Tariffs, elections to clash in America’s soybean fields

John Fritze

WASHINGTON – As goes the soybean harvest, so could go control of Congress.

Farmers in the Midwest came out for Donald Trump in 2016. But by the time of the midterm elections, their votes may be swayed by the effects of Trump’s tariff fight.

One-third of the nation’s most contested House districts are home to major soybean farms, primarily in the Midwest, a USA TODAY analysis shows. President Donald Trump performed strongly in that region in 2016, but it’s now girding for a substantial harvesttime blow from his tariffs, just before voters head to the polls Nov. 6.

From Minnesota, where Republicans are hoping to claim an open House seat long held by Democrats, to an Illinois district where Democrats are angling to pick off a Republican incumbent, soybean farmers have watched prices plummet amid an escalating trade war between the U.S. and China.

“It could definitely be an interesting midterm election,” said Bill Gordon, a fourth-generation soybean farmer in southern Minnesota who backed Trump two years ago but is concerned about losing tens of thousands of dollars on this year’s harvest.

Responding to criticism from farmstate Republicans, Trump toured Iowa and Illinois on Thursday, urging patience and arguing that his trade policies helped industries such as steel.

“Now China is going after our soybean farmers in the hopes we will surrender our intellectual property,” Trump said. “We will not let anyone bully our wonderful American farmers.”

Trump has also promised to work with the European Union to try to tear down trade barriers, saying that would pave the way for Europe to buy more soybeans. The administration provided few details.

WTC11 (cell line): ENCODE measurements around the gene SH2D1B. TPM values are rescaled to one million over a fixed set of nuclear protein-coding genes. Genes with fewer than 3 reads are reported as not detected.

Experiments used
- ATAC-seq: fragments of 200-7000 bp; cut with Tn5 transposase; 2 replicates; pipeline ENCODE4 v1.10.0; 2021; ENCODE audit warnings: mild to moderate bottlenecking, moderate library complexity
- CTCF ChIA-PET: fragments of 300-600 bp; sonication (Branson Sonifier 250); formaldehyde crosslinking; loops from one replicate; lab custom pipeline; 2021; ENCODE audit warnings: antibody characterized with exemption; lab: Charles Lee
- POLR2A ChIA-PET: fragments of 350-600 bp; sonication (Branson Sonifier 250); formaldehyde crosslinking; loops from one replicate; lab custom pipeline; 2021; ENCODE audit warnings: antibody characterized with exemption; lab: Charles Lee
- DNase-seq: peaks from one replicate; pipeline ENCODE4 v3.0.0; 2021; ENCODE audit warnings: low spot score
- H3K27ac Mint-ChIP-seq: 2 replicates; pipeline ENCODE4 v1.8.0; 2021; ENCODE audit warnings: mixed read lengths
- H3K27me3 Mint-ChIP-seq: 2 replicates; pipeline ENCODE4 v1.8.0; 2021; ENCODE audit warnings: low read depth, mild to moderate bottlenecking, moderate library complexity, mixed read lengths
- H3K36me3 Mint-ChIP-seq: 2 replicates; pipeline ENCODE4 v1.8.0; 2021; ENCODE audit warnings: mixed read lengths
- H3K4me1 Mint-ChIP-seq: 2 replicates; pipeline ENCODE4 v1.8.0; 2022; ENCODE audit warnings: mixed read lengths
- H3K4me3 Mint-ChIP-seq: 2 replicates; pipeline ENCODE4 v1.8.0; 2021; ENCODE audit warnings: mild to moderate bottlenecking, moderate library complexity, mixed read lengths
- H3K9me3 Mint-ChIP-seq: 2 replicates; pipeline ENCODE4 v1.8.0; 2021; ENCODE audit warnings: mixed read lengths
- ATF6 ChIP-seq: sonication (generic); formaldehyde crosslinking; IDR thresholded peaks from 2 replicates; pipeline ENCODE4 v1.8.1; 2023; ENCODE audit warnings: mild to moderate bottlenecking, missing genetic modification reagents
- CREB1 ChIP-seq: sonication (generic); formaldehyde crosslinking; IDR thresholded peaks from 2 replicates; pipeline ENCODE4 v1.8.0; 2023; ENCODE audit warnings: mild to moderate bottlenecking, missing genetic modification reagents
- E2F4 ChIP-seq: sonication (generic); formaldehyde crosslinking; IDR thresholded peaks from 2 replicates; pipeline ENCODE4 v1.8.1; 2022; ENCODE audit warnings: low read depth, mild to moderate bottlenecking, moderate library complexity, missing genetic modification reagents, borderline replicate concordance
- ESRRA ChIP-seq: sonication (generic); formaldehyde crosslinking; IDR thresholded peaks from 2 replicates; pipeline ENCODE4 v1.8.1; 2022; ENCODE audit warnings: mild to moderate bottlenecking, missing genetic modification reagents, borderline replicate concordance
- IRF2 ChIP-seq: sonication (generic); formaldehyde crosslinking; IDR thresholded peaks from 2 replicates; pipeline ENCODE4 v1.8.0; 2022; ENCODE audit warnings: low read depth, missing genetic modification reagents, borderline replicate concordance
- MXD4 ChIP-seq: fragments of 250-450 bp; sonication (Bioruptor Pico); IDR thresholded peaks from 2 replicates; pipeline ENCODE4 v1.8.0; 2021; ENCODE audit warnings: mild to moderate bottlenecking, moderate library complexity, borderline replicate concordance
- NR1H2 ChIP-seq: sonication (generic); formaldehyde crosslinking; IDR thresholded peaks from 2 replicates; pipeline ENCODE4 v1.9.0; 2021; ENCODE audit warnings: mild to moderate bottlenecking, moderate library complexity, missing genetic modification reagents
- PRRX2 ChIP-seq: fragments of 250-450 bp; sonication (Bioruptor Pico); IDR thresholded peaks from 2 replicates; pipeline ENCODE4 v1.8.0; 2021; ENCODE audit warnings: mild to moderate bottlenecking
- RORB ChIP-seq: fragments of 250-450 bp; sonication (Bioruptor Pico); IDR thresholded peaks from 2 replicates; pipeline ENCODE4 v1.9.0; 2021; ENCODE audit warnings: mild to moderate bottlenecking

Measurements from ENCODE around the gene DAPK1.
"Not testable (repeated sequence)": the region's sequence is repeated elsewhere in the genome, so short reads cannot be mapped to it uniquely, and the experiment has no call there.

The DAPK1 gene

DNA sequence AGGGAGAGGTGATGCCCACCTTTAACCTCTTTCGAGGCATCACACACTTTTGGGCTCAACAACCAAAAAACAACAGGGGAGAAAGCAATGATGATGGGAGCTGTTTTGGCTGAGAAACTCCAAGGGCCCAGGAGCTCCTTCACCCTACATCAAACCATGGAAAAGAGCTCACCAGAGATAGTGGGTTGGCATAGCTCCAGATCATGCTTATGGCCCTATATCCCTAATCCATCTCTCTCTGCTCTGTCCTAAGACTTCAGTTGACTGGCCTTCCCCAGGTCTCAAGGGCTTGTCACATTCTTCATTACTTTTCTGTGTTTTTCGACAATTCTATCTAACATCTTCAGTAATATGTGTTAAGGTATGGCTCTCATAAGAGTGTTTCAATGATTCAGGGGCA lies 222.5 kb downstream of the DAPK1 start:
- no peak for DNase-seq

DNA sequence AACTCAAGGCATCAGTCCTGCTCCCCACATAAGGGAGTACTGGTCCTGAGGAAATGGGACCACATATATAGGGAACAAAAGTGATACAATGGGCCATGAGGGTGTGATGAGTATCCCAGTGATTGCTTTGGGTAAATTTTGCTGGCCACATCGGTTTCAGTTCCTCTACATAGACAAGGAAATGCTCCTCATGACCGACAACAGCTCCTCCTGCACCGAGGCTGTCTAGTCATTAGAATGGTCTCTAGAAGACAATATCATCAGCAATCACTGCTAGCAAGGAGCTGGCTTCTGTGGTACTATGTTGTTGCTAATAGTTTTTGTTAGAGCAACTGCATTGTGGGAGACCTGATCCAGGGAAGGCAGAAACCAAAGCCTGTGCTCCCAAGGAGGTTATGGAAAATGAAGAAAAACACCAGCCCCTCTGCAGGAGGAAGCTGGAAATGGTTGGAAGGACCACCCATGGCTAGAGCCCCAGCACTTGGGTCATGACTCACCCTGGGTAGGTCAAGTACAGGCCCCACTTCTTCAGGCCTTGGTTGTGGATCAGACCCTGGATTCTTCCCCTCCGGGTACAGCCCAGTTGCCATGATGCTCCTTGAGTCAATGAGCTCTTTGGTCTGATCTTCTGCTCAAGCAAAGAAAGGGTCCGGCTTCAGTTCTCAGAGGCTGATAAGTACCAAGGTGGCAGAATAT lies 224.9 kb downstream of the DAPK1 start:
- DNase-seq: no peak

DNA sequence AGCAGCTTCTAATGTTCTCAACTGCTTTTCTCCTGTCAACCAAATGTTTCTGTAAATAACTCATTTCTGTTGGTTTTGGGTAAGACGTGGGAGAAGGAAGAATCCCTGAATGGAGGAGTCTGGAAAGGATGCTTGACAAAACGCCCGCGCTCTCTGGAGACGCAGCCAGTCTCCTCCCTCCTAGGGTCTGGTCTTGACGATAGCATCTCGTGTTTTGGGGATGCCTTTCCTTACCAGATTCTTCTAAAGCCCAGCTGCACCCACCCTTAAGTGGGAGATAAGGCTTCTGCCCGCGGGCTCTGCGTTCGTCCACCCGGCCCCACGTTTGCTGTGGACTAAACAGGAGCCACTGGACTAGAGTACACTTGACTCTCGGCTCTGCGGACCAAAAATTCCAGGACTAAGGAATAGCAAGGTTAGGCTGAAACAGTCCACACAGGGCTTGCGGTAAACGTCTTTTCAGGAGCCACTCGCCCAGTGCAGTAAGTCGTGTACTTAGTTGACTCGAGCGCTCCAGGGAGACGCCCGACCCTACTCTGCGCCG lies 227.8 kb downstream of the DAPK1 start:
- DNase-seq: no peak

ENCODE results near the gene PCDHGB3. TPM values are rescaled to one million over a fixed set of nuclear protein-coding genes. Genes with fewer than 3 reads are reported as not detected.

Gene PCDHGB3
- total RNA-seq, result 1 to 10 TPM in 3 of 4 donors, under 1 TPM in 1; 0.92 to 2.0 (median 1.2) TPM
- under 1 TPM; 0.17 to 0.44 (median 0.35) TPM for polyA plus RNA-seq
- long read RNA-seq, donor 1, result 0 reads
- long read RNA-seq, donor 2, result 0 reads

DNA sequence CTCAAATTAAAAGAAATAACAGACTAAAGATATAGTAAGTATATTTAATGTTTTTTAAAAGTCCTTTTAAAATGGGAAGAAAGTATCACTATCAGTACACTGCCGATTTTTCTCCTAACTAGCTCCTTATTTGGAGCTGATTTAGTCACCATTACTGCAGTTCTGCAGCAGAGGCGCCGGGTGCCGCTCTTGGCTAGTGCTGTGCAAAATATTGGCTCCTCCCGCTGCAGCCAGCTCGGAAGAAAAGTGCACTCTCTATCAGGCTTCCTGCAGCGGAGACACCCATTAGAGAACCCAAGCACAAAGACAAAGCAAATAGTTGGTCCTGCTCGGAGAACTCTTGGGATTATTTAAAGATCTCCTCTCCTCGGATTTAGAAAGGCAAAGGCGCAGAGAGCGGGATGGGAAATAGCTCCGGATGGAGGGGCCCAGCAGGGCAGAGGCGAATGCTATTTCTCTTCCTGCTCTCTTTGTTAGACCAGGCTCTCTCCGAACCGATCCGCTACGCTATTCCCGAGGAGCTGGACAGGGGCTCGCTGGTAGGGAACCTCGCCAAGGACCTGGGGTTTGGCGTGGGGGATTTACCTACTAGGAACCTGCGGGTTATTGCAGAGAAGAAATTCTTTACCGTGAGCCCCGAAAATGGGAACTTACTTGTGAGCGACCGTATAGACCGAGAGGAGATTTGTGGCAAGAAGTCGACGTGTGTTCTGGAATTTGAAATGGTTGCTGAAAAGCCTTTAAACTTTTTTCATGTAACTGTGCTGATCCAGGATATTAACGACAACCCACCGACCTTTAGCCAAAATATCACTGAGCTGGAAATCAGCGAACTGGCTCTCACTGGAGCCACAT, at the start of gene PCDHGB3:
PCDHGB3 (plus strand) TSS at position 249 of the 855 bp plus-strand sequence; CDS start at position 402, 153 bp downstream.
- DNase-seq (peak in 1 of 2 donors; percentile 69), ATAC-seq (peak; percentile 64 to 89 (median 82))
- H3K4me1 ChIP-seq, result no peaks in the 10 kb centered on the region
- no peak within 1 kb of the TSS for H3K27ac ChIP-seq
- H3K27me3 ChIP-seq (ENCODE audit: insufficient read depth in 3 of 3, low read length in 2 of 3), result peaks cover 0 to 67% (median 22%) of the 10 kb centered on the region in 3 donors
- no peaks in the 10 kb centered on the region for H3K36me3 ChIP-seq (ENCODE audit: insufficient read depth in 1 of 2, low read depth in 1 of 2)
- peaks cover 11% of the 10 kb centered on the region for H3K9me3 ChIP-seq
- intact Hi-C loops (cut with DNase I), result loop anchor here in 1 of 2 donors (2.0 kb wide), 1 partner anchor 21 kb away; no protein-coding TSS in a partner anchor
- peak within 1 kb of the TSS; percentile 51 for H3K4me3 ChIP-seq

Yet according to the Department of Agriculture, Europe is already open: It’s the fifth-largest export market for U.S. farmers.

The lack of progress on trade deals with China – evidenced in part by the president’s repeated pleas for farmers to remain patient – has made it harder for U.S. pork producers and soybean farmers to sell their products.

Democrats need to flip 23 seats held by Republicans to gain control of the House. Republicans appear on more solid footing in the Senate, where a higher share of Democrats are up for election in competitive races.

Democrat Abby Finkenauer, a twoterm state lawmaker from Dubuque who is running in a toss-up House contest in eastern Iowa, blasted what she described as Trump’s “Twitter trade war” and said she hoped the president would hear from Iowans on the issue.

Incumbent Rep. Rod Blum, a Republican who joined Trump for part of his Iowa visit, praised the president’s strategy in a recent op-ed but also stressed that Iowa farmers “need a ‘win’ soon.”

“It’ll definitely be an issue – already is,” said Blake Hurst, a corn and soybean farmer and president of the Missouri Farm Bureau. “We’re suffering some pain, but people don’t like the way China acts.”

After Trump’s announcement last week of his plan to send $12 billion in farm aid, soybean prices rallied to about $8.60 a bushel midday Friday – after hitting a 10-year low earlier in July. Roughly 60 percent of U.S. soybean exports head to China, where they are used to feed livestock and for cooking, but the duties are prompting buyers in China to look elsewhere.